A model is a description of natural phenomenon that scientists can use to make predictions. A good model is both as accurate as possible and as simple as possible, which makes it not only powerful but also easy to understand. However, no matter how good they are, models will almost always have limitations.
Most models can't incorporate all the details of complex natural phenomena. For example, when measuring distances around the Earth it's convenient to model the Earth as a sphere, but this doesn't incorporate variations in distance because of mountain ranges, valleys and other topological features the traveler must traverse. Incorporating these additional details would make the model too complex for easy use. Since models must be simple enough that you can use them to make predictions, they often leave out some of the details.
Most Are Approximations
Most models include some approximations as a convenient way to describe something that happens in nature. These approximations are not exact, so predictions based on them tend to be a little bit different from what you actually observe -- close, but not bang on. In quantum mechanics, for example, there are no exact solutions to the Schrodinger equation for atoms from helium onward; exact solutions exist only for hydrogen. Consequently, physicists use approximations for higher elements. These approximations are good, but they are approximations nonetheless.
Sometimes a model can be made more accurate but at the expense of simplicity. In cases like these, the simpler model may actually be superior, because it gives you a way to visualize a process so you can understand it and make predictions about it. In chemistry, for example, structural formulas and ball-and-stick models are unrealistic depictions of molecules; they completely ignore what chemists know from quantum mechanics about the nature of matter at the subatomic level. Nonetheless, they are simple, easy to draw and offer a wealth of insights into molecular structure and properties in a way that's easy to visualize and understand. Consequently, chemists continue to use both structural formulas and ball-and-stick models.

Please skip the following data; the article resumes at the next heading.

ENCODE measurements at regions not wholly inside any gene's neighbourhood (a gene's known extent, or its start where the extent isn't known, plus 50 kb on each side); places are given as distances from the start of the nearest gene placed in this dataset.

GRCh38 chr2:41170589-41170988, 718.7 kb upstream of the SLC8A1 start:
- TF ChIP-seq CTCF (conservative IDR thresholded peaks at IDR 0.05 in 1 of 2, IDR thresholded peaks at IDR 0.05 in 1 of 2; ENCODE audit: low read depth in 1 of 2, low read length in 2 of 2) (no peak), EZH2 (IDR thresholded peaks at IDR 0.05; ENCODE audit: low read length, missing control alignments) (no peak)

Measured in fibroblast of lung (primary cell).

Ultimately, models are subject to some trade-offs. You want as much predictive power as possible. At the same time, you also want the model to be as simple as possible. Nature is indifferent to the human need for simplicity and ease of comprehension, however, and many natural phenomena are complex. Just think, for example, about the chain of biochemical processes that take place merely in order to relay information from the photoreceptors in your eye to the visual cortex of your brain. If you try to incorporate everything that actually happens into a model, it becomes unwieldy and difficult to use. In the end you find that you rely to some degree on approximations and conceptual frameworks that make a process easy to visualize but don't necessarily reflect the true nature of reality.
About the Author
Based in San Diego, John Brennan has been writing about science and the environment since 2006. His articles have appeared in "Plenty," "San Diego Reader," "Santa Barbara Independent" and "East Bay Monthly." Brennan holds a Bachelor of Science in biology from the University of California, San Diego.